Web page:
School in the 1800s was a far different thing than it is today. For one thing, did you know that most schools didn’t even have an American flag flying over the schoolhouse? This began to change starting in 1888, when Daniel Sharp Ford, the owner of the patriotic circular The Youth’s Companion, began a campaign to sell United States flags to public schools. The magazine sent out 100 free cards to each student who wished to obtain a school flag, printed with these words: This Certificate entitles the holder to One Share in the patriotic influence of the School Flag. The students then sold the certificates for 10 cents each, and when they had sold all 100 of them, they would send the money to The Youth’s Companion and receive “a good-sized, substantial flag” to display at their school.
Four years later, the magazine had sold US flags to approximately 26,000 schools across the country. The market at this time was slowing, but Ford felt it was not yet saturated. Ford had already hired Christian Socialist Baptist minister and author Francis Julius Bellamy to work with Ford’s nephew, James B. Upham, in the premium department of the magazine. Upham had begun his campaign with an essay contest for students: “The Patriotic Influence of the American Flag,” with one winner chosen from each state and that winner’s school receiving a large US flag. Upham now had the idea of using the 400th anniversary of Christopher Columbus’ landing in the Americas in 1492 to further bolster the schoolhouse flag movement.
The Youth’s Companion called for a national Columbian Public School Celebration to coincide with the World’s Columbian Exposition, scheduled for 1893 in Chicago, Illinois. Forty-six countries from all over the world were sending exhibitions to this World’s Fair. A flag salute was to be part of the official program for the Columbus Day celebration on October 12th, to be held in schools all over the United States. Francis Bellamy created a special pledge, published in the September 8, 1892 issue of the magazine.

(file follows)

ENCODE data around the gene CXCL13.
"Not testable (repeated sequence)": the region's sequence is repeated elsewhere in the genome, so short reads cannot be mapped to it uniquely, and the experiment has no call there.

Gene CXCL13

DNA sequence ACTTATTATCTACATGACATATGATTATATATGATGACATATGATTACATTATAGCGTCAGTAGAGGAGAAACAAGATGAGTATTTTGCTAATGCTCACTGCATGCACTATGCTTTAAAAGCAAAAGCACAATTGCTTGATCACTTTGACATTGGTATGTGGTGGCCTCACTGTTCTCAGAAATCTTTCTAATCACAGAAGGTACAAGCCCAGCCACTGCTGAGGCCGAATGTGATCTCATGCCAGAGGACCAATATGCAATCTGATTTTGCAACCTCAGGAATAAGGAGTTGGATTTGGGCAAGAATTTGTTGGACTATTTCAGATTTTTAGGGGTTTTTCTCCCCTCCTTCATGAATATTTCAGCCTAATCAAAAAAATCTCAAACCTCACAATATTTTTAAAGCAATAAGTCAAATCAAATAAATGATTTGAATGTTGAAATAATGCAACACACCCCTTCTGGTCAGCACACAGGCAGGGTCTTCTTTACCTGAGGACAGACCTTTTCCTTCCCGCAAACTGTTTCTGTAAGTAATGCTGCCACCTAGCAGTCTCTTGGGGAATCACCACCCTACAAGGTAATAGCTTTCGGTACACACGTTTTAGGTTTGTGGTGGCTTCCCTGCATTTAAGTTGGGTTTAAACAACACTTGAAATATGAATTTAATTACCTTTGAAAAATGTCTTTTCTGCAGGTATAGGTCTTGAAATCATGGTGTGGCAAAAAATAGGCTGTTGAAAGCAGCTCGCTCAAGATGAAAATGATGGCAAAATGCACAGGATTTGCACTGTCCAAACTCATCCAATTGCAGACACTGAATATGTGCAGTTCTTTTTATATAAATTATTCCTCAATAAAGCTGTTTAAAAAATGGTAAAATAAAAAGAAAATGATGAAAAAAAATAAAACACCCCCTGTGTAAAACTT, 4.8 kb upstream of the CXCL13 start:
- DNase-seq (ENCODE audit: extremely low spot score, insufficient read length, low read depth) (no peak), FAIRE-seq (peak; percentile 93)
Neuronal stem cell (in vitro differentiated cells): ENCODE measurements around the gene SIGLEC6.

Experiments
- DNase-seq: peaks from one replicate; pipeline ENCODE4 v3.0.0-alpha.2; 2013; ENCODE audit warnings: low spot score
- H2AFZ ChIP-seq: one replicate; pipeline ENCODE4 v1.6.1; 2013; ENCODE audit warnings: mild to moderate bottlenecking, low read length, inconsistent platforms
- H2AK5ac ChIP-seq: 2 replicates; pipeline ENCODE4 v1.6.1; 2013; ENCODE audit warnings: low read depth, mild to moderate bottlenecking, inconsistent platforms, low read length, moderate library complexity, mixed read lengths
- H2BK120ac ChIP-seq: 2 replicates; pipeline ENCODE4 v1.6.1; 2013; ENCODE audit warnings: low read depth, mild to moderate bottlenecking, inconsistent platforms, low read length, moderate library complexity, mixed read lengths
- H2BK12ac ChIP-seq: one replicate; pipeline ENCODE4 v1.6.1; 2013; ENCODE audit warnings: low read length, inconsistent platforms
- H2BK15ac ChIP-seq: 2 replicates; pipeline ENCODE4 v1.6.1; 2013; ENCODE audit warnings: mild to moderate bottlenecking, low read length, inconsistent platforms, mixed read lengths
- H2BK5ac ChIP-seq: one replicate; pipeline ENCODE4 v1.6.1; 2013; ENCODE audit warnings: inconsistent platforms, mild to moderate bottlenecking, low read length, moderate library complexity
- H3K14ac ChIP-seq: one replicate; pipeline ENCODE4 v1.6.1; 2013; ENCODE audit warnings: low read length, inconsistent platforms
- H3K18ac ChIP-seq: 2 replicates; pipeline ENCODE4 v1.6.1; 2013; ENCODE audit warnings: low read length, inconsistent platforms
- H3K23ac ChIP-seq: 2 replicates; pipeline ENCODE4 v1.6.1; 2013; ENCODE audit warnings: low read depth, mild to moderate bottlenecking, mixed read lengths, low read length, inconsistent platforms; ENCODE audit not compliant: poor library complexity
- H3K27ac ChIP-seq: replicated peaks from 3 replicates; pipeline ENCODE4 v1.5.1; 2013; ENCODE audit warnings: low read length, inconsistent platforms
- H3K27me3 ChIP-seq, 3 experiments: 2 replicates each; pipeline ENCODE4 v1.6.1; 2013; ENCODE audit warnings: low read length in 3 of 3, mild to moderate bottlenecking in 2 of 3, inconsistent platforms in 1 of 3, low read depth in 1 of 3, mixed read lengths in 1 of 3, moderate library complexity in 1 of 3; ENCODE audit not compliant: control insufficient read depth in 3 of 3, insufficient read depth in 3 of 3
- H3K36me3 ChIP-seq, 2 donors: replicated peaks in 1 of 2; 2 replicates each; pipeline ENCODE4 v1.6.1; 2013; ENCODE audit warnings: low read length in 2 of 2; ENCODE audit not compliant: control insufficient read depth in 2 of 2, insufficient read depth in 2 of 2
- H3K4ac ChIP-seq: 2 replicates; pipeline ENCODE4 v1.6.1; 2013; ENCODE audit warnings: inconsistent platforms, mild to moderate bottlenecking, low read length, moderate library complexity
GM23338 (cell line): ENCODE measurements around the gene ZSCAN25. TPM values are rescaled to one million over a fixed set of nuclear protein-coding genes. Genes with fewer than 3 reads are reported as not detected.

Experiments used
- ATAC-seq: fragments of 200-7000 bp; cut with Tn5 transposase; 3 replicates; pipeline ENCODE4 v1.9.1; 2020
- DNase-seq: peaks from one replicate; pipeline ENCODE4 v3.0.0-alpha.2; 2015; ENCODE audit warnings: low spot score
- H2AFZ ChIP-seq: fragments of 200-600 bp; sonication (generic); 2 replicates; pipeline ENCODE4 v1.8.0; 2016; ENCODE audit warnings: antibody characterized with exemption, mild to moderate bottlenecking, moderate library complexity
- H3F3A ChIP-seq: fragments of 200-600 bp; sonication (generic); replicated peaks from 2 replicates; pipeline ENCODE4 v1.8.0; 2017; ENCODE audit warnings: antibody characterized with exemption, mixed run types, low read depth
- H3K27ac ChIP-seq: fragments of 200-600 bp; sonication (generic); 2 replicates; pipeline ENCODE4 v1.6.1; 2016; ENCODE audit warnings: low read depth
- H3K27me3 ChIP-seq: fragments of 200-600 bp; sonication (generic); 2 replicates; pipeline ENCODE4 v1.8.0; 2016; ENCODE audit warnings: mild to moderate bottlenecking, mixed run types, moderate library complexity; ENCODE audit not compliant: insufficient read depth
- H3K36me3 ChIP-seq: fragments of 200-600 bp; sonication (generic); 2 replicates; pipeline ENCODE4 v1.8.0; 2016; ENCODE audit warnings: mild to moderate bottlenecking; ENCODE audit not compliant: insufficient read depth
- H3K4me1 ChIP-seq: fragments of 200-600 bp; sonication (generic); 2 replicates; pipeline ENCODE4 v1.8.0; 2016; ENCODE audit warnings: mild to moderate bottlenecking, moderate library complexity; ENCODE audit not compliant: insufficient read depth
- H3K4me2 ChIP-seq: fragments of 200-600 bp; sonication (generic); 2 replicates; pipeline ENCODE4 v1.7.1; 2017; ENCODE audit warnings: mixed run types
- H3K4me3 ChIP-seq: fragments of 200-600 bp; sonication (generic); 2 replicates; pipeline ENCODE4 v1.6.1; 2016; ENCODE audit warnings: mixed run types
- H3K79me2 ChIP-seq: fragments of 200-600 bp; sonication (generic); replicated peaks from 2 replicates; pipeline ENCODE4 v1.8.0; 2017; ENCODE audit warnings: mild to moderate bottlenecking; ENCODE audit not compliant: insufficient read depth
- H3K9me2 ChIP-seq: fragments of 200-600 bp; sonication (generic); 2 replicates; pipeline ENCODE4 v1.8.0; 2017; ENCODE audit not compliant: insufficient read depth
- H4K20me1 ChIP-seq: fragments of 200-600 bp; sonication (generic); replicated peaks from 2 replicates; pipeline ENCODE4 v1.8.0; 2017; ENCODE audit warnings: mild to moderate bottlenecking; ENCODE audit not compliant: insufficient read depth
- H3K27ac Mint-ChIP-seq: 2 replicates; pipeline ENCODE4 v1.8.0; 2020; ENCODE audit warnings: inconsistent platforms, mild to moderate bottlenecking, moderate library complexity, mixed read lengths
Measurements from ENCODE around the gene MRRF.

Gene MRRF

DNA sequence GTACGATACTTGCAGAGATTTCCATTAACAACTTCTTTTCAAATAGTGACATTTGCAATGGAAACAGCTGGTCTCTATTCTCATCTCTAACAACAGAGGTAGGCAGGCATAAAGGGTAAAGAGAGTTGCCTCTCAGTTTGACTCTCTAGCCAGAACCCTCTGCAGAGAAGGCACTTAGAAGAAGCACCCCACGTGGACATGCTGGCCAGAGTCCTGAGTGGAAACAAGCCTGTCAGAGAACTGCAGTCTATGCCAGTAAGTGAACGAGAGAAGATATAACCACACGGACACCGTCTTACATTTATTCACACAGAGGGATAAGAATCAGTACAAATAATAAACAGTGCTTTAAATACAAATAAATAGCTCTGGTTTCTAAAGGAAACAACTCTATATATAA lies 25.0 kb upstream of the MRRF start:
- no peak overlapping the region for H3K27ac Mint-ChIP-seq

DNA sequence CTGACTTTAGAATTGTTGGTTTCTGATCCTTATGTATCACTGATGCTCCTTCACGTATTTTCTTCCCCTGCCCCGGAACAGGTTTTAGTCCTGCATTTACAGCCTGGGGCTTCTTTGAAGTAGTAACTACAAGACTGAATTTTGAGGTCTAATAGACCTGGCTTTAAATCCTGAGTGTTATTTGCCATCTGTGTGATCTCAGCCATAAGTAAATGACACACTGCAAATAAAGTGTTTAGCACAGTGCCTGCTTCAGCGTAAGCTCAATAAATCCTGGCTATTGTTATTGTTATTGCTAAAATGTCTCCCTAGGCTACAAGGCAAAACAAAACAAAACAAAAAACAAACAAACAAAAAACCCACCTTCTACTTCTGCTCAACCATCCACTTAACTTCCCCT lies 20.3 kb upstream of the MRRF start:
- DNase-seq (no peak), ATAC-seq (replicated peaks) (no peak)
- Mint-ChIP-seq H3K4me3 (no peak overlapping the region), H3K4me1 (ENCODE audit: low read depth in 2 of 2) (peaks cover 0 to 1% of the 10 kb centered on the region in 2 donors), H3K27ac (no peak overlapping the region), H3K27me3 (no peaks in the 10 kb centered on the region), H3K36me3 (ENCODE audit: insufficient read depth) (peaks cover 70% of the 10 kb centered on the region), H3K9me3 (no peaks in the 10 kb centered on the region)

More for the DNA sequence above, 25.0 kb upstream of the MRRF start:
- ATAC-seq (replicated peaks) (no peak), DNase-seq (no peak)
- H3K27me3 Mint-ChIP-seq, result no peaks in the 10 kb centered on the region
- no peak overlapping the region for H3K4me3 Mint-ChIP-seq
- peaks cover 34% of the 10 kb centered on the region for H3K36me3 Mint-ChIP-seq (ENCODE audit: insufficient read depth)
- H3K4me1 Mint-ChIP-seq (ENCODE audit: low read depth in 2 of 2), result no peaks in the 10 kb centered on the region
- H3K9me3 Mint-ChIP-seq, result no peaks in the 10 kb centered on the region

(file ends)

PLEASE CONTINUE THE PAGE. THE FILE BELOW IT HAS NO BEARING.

Bellamy’s original pledge read as follows:
I pledge Allegiance to my Flag and to the Republic for which it stands, one Nation indivisible, with Liberty and Justice for all.
This pledge was immediately put to use in the magazine’s campaign. Bellamy went to speak to a national meeting of school superintendents to promote the Columbian celebration. The superintendents liked the idea and selected a committee of leading educators to implement the program, including the immediate past president of the National Education Association. Bellamy was selected as the committee chair.
With the official blessing of the American educators, Bellamy’s committee now had the task of spreading the word around the nation and of designing an official program for schools to follow on the day of national celebration. Bellamy structured the program around a flag-raising ceremony and his pledge, which was accompanied with a salute known as the Bellamy Salute. Unfortunately, this salute resembled the later Nazi salute, so during World War II, it was replaced with the now-familiar hand-over-heart gesture.
Bellamy described his thoughts as he crafted the language of the pledge:
“It began as an intensive communing with salient points of our national history, from the Declaration of Independence onwards; with the makings of the Constitution…with the meaning of the Civil War, with the aspiration of the people…
The true reason for allegiance to the Flag is the ‘republic for which it stands.’ …And what does that last thing, the Republic mean? It is the concise political word for the Nation—the One Nation which the Civil War was fought to prove. To make that One Nation idea clear, we must specify that it is indivisible, as Webster and Lincoln used to repeat in their great speeches. And its future?
Just here arose the temptation of the historic slogan of the French Revolution which meant so much to Jefferson and his friends, ‘Liberty, equality, fraternity.’ No, that would be too fanciful, too many thousands of years off in realization. But we as a nation do stand square on the doctrine of liberty and justice for all…”
Bellamy thought of his Pledge as an “inoculation” that would protect immigrants and native-born but insufficiently patriotic Americans from the “virus” of radicalism and subversion. Whether or not this has worked, your characters could have either read The Youth’s Companion as a child, or may have perhaps participated in the Flag Day celebrations that the magazine encouraged after September 8, 1892.